1. The plaintiff-appellant, a Hindu widow, started for a pious pilgrimage all over India with a lady called Navi Kaki, the father's mother of the minor defendants-respondents Nos. 1 and 2 and the mother-in-law of their mother defendant-respondent No. 3. The plaintiff brought this suit to recover expenses alleged by her to have been incurred during the pilgrimage on account of Navi Kaki on the ground that respondent No. 3 the widow was managing the estate of the minors respondents Nos. 1 and 2 and had promised to reimburse her the amount with interest. The trial Court, after going carefully into the accounts and all the items, held that respondent No. 3 had promised to pay the amount but that no agreement to pay interest was proved and no interest was claimable. It also held that while a portion of the expenditure was incurred for the spiritual benefit of the deceased father of the minors and could be decreed against the estate, the remainder was not and could only be decreed against respondent No. 3 personally. The plaintiff's appeal to the District Court failed. She appeals to this Court. The principle on which expenditure of this character is good as against the estate has been laid down in a series of cases by their Lordships of the Privy Council such as Sardar Singh v. Kunj Behari Lal . Two conditions are essential. The expenditure should be a small fraction of the whole estate and must be for as the spiritual benefit of the deceased husband or father. In the present case there is not very much evidence as to the extent of the entire estate. As regards the second element, the learned Subordinate Judge has allowed expenditure for the pilgrimage to Pandharpur on the ground that Navi Kaki was accompanied there by the minor sons defendants-respondents Nos. 1 and 2 and that the latter performed shraddha for the spiritual benefit of their deceased father. Similarly the parties being Vaishnava Banias, the expenditure of the pilgrimage to Mathura was also allowed against the estate, Pilgrimages in general regarded as spiritual acts are not absolutely necessary but only at the most commendable; and while the Courts do not disallow any expenditure reasonable under the circumstances out of the estate, they will also scrutinise with care such expenditure particularly where it relates to distant pilgrimages, the expenses of which are not essential considering the residence of the parties and the custom of the caste. Obviously a pilgrimage by a Gujarat Vaishnava to Dakore or by a Maratha to Pandharpur stands on a different footing to a pilgrimage by either to Benares or to Rameshwar, if I may say so without disrespect to the, orthodox Hindu view emphasised by Mookerjee J. in Khub Lal Singh v. Ajodhya Misser I.L.R. (1915) Cal. 574. In the present case the pilgrimage was not by the widow or the son but was by the mother of the deceased. Her authority to act for the spiritual benefit of her deceased son is not on the same footing as a similar act by the widow or by the minor sons would have been. The expenditure now claimed as regards the pilgrimage to distant places is not shown to be a small portion of the estate. Under these circumstances I think it was rightly disallowed by the lower Courts.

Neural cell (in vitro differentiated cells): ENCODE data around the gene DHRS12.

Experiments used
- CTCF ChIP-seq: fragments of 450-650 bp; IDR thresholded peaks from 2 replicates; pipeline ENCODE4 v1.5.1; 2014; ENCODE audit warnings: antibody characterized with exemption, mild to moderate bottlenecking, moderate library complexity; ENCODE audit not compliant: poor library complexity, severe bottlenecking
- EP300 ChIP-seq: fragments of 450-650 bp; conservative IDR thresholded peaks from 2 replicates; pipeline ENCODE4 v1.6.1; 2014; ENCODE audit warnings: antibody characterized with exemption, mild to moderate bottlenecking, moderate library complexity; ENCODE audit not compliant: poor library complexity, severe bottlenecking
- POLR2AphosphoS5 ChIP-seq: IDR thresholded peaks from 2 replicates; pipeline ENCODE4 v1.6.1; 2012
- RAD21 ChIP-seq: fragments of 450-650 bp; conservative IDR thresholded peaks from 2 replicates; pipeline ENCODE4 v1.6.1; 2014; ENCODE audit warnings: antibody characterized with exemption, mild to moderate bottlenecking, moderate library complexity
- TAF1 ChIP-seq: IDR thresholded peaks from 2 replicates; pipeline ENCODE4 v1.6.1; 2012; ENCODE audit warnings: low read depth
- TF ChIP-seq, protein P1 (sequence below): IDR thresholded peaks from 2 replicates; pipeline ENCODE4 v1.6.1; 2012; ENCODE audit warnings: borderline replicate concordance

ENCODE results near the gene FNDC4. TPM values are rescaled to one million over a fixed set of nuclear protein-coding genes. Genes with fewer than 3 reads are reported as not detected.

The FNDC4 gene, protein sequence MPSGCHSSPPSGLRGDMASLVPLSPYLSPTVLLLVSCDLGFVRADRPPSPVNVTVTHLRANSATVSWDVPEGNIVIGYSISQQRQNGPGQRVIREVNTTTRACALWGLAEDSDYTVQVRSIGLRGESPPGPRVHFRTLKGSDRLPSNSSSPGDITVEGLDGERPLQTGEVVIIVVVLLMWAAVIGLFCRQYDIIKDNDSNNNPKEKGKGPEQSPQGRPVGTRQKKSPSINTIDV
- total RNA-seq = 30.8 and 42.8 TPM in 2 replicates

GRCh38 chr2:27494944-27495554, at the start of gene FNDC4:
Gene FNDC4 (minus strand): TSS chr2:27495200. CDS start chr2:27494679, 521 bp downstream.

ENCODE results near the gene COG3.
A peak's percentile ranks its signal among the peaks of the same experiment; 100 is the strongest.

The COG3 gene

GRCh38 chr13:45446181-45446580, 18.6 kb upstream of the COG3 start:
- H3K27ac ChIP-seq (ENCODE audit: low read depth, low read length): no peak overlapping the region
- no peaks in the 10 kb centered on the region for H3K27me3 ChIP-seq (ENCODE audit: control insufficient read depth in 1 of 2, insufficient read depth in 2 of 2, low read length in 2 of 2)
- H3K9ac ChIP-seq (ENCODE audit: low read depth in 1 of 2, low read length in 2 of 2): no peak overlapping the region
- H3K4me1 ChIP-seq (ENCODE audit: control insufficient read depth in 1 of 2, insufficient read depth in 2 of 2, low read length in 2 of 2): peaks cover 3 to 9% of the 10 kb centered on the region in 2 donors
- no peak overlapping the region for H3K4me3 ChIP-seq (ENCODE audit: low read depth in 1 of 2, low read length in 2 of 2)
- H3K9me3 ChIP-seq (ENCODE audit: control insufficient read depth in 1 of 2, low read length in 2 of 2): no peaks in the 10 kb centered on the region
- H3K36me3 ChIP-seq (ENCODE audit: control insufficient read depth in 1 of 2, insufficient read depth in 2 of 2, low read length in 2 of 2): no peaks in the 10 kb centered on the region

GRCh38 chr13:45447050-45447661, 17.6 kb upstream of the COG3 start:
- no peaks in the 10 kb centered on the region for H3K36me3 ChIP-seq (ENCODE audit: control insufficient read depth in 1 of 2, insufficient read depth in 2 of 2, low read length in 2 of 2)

2. As regards interest, the lower Courts have held that no agreement to pay interest is proved. It cannot be said to be necessarily implied in the case of ventures of joint pilgrimages such as the present. Their thoughts presumably would be directed more towards the spiritual benefit which they hoped to get rather than the expenditure which they would find necessary to incur. And although the Courts have doubtless power nevertheless to allow interest, I see no sufficient reason, in the absence of an agreement to pay, to award the appellant interest.
3. In the result, the appeal fails and is dismissed.
4. No order as to costs.